Antonine Maillet

One of the most illustrious French-language novelists in Canada, Antonine Maillet has established herself as the doyenne of Acadian writers, putting Acadian culture on the world map of literature. Born and educated in New Brunswick and a descendant of the original Acadians, she has produced nearly 50 books encompassing several genres — fiction, non-fiction, drama, children’s literature, translation. Her countless literary awards include the Governor-General’s Award for Don l’Original (1972), and the Grand Prix de la Ville de Montréal for Mariaagélas (1975). In 1979 Maillet became the first and only Canadian to win the Prix Goncourt — the most prestigious literary prize in France — for her epic novel, Pélagie-la-Charrett. (Doctor of Letters, June 8)

Carol Shields

One of Canada’s finest writers, Carol Shields was born in Illinois and earned a BA at Hanover College before moving to Canada with her Canadian husband following graduation. Her first collection of poems and novels didn’t attract much attention but Swann: A Mystery won the 1987 Arthur Ellis Award as that year’s best Canadian crime novel. But it was The Stone Diaries that turned Shields into an international literary celebrity. The novel won the 1994 Governor General’s award, the National Book Critics Circle award, the 1995 Pulitzer Prize, and was nominated for England’s Booker Prize. Larry’s Party followed in 1998 to further acclaim. Shields now lives in Victoria. (Doctor of Letters, June 7)

Dr. Alan Morton
Sports physiologist

Holder of a prestigious Academic Chair at the University of Western Australia, Alan Morton is internationally recognized for his research on exercise-induced asthma, as well as several other aspects of preventive medicine and sports medicine. His team is now studying overtraining, currently considered one of the most important research areas in sports physiology. Morton has more than 270 publications to his credit on topics related to exercise in health and disease (with emphasis on exercise and asthma), osteoporosis, chronic fatigue syndrome and training for elite sport participation. He’s also a former world-class rugby player and helped establish the sport at UVic while teaching here from 1967–69. (Doctor of Education, June 6)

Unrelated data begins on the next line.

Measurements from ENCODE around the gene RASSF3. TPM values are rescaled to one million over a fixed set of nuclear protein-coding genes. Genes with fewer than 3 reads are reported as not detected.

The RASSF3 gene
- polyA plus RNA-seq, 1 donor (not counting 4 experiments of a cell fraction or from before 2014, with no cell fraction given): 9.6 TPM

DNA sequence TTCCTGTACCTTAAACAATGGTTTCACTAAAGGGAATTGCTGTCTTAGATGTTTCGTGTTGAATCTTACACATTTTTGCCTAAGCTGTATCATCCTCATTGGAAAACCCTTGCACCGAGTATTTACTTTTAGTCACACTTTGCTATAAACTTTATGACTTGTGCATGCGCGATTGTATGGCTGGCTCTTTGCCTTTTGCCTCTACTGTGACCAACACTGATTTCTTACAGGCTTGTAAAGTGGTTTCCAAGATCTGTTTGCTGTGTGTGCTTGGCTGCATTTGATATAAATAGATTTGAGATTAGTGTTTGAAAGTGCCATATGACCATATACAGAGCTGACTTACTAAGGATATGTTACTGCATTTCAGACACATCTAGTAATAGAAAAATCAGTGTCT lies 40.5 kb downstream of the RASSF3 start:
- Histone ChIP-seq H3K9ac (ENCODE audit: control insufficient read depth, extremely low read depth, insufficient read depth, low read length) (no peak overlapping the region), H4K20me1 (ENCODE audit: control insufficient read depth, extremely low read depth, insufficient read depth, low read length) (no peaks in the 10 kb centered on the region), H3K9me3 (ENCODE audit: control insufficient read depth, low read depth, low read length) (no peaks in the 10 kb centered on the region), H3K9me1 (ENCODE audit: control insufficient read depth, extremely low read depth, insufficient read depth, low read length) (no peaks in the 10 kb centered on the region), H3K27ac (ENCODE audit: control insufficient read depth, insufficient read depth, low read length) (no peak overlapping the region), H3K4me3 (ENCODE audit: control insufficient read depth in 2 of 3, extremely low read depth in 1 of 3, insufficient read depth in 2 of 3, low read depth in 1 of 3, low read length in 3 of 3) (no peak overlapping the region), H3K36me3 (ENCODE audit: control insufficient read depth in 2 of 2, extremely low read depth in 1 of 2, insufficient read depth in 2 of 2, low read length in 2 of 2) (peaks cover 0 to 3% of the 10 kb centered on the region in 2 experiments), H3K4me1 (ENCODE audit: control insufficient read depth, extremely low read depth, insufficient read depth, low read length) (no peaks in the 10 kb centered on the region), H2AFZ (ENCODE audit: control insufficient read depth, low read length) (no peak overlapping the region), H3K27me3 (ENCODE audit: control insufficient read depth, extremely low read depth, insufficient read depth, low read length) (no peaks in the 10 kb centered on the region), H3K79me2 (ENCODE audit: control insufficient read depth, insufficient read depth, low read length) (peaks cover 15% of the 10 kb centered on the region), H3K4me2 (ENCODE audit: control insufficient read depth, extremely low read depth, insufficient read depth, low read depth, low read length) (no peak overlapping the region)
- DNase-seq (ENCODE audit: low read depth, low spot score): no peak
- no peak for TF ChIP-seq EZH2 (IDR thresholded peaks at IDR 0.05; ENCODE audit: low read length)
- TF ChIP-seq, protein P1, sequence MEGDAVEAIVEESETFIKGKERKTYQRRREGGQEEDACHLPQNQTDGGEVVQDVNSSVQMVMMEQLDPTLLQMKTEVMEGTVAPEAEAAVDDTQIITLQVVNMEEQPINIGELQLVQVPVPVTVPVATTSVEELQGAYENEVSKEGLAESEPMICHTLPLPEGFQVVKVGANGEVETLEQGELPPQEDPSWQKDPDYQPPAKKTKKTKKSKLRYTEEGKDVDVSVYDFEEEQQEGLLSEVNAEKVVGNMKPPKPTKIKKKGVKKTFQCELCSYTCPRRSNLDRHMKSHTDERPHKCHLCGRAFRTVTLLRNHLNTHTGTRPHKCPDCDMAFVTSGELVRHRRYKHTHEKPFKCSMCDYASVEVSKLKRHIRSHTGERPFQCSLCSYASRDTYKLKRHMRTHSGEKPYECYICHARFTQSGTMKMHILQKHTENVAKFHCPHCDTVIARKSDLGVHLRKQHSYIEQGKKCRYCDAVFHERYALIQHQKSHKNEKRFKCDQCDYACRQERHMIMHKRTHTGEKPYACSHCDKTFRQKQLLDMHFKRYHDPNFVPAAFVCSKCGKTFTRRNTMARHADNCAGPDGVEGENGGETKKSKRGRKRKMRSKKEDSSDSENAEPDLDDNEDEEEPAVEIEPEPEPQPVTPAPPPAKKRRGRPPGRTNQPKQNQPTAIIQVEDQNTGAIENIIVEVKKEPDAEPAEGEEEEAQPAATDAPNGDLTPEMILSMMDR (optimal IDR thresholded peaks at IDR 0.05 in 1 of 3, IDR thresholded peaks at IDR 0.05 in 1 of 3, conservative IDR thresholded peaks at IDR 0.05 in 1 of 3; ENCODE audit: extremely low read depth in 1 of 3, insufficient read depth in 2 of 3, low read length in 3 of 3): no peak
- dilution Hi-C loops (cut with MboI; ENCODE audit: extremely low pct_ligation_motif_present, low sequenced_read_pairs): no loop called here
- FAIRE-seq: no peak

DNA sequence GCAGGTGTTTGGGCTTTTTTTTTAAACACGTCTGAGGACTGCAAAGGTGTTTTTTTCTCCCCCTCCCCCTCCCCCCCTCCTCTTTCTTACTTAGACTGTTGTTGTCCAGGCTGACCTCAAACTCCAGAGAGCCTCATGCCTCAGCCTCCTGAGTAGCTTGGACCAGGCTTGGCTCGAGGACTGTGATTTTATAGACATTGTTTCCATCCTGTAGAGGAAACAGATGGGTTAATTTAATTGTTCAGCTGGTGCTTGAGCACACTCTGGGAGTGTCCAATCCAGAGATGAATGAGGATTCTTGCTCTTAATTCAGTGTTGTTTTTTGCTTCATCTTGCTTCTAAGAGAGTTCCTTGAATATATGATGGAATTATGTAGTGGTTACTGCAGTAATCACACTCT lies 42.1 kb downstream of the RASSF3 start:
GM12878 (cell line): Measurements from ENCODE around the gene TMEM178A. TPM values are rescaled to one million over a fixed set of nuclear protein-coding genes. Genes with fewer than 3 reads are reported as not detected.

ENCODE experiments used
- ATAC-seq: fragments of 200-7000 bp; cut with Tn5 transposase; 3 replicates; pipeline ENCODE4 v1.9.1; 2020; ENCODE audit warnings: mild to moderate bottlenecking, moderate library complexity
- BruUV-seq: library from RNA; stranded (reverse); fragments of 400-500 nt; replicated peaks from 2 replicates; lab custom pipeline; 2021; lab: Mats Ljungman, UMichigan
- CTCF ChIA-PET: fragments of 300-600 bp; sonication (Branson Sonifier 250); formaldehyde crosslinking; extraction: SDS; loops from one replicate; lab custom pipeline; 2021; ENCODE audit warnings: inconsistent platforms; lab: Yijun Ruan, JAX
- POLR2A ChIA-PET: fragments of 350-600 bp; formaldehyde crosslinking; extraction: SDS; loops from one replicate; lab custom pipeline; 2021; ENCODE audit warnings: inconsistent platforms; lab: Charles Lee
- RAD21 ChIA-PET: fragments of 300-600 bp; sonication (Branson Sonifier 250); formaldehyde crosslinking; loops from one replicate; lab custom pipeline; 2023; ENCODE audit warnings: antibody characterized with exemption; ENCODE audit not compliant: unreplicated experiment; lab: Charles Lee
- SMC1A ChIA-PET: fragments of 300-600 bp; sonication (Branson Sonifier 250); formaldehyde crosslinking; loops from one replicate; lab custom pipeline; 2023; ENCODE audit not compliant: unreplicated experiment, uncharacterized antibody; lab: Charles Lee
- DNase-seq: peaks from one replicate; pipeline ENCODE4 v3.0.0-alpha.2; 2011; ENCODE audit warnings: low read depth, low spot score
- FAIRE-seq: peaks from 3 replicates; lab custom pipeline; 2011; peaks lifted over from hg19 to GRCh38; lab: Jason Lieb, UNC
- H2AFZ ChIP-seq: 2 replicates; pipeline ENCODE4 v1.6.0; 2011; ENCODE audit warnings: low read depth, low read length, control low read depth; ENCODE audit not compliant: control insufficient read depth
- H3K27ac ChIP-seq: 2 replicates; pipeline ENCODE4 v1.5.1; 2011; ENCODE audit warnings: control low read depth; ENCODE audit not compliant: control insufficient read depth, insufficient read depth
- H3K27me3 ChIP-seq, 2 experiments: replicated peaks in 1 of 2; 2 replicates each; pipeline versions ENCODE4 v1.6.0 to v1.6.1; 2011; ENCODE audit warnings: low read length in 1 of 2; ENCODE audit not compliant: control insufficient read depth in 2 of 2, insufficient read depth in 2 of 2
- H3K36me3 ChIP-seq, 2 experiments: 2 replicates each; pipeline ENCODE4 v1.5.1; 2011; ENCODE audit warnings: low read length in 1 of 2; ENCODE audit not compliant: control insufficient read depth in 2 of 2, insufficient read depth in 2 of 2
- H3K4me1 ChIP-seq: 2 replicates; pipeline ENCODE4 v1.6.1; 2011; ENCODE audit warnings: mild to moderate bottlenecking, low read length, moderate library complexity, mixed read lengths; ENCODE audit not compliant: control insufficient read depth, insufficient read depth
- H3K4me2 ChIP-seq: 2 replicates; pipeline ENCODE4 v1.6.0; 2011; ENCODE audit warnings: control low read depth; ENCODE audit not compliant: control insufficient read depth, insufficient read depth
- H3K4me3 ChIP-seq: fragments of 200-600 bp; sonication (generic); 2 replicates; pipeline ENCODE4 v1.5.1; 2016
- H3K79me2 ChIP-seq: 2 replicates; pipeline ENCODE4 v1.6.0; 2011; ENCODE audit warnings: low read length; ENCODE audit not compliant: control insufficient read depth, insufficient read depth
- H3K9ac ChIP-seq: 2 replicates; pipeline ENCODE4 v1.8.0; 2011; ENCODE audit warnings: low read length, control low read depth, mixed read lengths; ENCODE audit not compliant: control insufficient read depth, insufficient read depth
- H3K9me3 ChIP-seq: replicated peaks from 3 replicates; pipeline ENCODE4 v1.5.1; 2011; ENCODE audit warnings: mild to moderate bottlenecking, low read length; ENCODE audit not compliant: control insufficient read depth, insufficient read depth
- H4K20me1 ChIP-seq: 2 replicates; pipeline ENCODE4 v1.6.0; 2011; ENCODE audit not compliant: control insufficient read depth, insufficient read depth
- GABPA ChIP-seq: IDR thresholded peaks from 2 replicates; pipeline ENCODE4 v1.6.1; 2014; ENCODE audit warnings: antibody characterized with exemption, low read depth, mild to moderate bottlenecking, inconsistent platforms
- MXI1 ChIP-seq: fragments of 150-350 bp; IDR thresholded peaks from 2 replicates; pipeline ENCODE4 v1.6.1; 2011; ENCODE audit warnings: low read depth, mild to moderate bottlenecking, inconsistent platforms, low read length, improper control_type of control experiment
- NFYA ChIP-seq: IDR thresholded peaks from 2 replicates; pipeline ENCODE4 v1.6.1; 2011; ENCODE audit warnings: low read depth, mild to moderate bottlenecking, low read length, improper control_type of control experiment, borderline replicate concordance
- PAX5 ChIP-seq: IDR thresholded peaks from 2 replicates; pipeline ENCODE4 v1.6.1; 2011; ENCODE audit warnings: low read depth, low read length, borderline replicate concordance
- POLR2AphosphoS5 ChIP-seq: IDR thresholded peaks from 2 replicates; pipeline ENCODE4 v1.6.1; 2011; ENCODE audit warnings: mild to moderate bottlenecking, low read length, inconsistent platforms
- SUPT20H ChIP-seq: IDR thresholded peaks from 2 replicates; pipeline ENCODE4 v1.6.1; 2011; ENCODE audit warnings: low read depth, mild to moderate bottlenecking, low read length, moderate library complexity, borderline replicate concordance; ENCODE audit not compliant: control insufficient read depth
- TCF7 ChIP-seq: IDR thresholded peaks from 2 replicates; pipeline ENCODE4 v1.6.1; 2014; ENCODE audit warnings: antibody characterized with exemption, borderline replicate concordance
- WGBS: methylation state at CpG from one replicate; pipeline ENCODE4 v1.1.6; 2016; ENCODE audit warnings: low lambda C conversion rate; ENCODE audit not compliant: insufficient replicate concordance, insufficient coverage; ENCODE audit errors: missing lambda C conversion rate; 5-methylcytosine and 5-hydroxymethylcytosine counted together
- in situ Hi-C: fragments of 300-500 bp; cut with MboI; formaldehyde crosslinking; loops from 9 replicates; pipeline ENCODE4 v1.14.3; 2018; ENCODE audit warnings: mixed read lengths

Dr. Sidney van den Bergh

One of the world’s most prolific and original astronomers, Sidney van den Bergh has had an immense impact on our understanding of the nature of the universe, galaxy evolution and morphology, stellar populations, and supernovae, among many other topics. He has published more than 600 research papers and has received virtually every scientific award that Canada has to offer, along with many international honours. From 1978 to 1986 van den Bergh headed the Dominion Astrophysical Observatory in Victoria, where he established its reputation in several new avenues of research while maintaining its strengths in stellar astrophysics. He remained there as principal researcher until retirement in 1998. (Doctor of Science, June 6)

Cover | Previous page